I hate wasting money. Even other people’s money. And while I love pay per click advertising, it can be like hoarding up a big pile of cash and setting it on fire. You just hope you get warm enough before the blaze goes out.
Of course, most of us don’t just light our budgets on fire. And many of you reading this know all about the pay per click basics (but if you don’t, check out this awesome article from Ignite Visibility!).
- Set a conservative daily budget (no bonfires for you)
- Carefully picked your keywords for optimal conversions (not just to nab tons of traffic)
- Grouped your keywords into tightly-related ad groups
- Added negative keywords – both at the campaign and at the ad group level
- Optimized your campaign settings for device, location, ad rotation and more
- Set up conversion tracking
- Written some well-targeted ad copy
If you’ve done all that, you’re well on your way to a profitable pay per click account. But I have one more recommendation: Split-test your ad copy. Relentlessly. Systematically. Forever.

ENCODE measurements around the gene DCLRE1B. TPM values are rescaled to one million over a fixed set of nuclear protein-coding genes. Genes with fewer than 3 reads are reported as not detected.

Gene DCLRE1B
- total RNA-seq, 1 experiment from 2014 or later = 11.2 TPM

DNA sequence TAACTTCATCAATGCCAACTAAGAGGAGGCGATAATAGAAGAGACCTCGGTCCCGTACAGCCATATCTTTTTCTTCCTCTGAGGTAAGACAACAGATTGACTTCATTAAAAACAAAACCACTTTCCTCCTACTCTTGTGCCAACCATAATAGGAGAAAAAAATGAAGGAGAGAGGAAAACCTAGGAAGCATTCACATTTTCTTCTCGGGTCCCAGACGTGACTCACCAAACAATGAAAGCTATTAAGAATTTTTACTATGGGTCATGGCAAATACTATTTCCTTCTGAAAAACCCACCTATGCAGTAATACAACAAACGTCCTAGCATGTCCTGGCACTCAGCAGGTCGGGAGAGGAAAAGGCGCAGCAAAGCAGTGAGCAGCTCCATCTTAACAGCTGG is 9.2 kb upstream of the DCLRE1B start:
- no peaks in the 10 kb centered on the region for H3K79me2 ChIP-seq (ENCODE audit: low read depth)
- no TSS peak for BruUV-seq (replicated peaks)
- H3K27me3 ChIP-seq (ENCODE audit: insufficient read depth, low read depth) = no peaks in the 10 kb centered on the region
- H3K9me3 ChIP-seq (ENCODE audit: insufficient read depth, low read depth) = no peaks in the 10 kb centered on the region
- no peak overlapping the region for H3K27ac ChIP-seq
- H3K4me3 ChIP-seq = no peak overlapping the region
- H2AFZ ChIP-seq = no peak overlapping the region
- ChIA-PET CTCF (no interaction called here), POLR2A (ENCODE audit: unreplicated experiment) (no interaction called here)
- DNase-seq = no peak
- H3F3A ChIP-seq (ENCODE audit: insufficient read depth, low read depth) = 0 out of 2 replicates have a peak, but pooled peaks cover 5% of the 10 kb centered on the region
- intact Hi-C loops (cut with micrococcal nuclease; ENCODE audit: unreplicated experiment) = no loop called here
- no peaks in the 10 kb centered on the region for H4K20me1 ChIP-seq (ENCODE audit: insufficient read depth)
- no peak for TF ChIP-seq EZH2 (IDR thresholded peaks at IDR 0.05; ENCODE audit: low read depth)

Why? Because if you haven’t been split-testing your ad copy, you could probably be getting three to four times the click-through rate than what you’re getting now. And as you know, that could result in a lower average cost per click, more ad exposure (traffic) and dramatically better results.
How do I know split-testing works so well? Because a few years ago I managed over $12,000 a day – over $2 million a year – in pay per click advertising. I did so in a cut-throat niche: online background checks. I was competing with hundreds (sometimes thousands) of other bidders.
To survive, I had to test and exploit every possible technique I could find. And one that worked the best? Split-testing ad copy for narrowly-targeted ad groups.
When I say “narrowly-targeted,” I mean as narrow as one word per ad group. If there was enough volume and a high enough conversion rate to warrant it, of course.
Over dozens of iterations, I got some of those ads up to over 20%, even 30%, click-through rates. For some context, here are the average click-through rates by industry: